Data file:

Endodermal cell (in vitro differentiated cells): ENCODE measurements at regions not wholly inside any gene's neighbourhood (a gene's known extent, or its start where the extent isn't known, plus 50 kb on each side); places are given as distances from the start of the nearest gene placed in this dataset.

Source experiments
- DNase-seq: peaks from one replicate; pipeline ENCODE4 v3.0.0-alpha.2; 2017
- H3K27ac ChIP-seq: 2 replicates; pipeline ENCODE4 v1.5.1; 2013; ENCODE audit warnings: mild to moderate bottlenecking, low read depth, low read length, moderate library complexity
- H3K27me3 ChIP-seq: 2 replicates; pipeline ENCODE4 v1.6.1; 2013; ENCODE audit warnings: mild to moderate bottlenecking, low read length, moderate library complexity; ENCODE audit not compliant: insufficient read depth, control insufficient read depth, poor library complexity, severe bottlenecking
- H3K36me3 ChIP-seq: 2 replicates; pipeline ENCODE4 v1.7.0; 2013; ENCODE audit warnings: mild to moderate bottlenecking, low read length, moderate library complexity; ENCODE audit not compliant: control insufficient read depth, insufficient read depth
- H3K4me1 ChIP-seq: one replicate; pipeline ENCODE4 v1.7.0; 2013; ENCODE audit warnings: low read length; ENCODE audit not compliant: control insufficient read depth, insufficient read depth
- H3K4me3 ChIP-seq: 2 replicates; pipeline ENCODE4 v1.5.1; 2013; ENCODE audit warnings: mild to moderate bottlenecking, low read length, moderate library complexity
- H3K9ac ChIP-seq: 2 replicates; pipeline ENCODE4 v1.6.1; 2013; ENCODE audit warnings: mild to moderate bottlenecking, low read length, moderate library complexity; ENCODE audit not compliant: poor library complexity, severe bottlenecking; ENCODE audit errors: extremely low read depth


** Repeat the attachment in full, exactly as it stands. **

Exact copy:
Endodermal cell (in vitro differentiated cells): ENCODE measurements at regions not wholly inside any gene's neighbourhood (a gene's known extent, or its start where the extent isn't known, plus 50 kb on each side); places are given as distances from the start of the nearest gene placed in this dataset.

Source experiments
- DNase-seq: peaks from one replicate; pipeline ENCODE4 v3.0.0-alpha.2; 2017
- H3K27ac ChIP-seq: 2 replicates; pipeline ENCODE4 v1.5.1; 2013; ENCODE audit warnings: mild to moderate bottlenecking, low read depth, low read length, moderate library complexity
- H3K27me3 ChIP-seq: 2 replicates; pipeline ENCODE4 v1.6.1; 2013; ENCODE audit warnings: mild to moderate bottlenecking, low read length, moderate library complexity; ENCODE audit not compliant: insufficient read depth, control insufficient read depth, poor library complexity, severe bottlenecking
- H3K36me3 ChIP-seq: 2 replicates; pipeline ENCODE4 v1.7.0; 2013; ENCODE audit warnings: mild to moderate bottlenecking, low read length, moderate library complexity; ENCODE audit not compliant: control insufficient read depth, insufficient read depth
- H3K4me1 ChIP-seq: one replicate; pipeline ENCODE4 v1.7.0; 2013; ENCODE audit warnings: low read length; ENCODE audit not compliant: control insufficient read depth, insufficient read depth
- H3K4me3 ChIP-seq: 2 replicates; pipeline ENCODE4 v1.5.1; 2013; ENCODE audit warnings: mild to moderate bottlenecking, low read length, moderate library complexity
- H3K9ac ChIP-seq: 2 replicates; pipeline ENCODE4 v1.6.1; 2013; ENCODE audit warnings: mild to moderate bottlenecking, low read length, moderate library complexity; ENCODE audit not compliant: poor library complexity, severe bottlenecking; ENCODE audit errors: extremely low read depth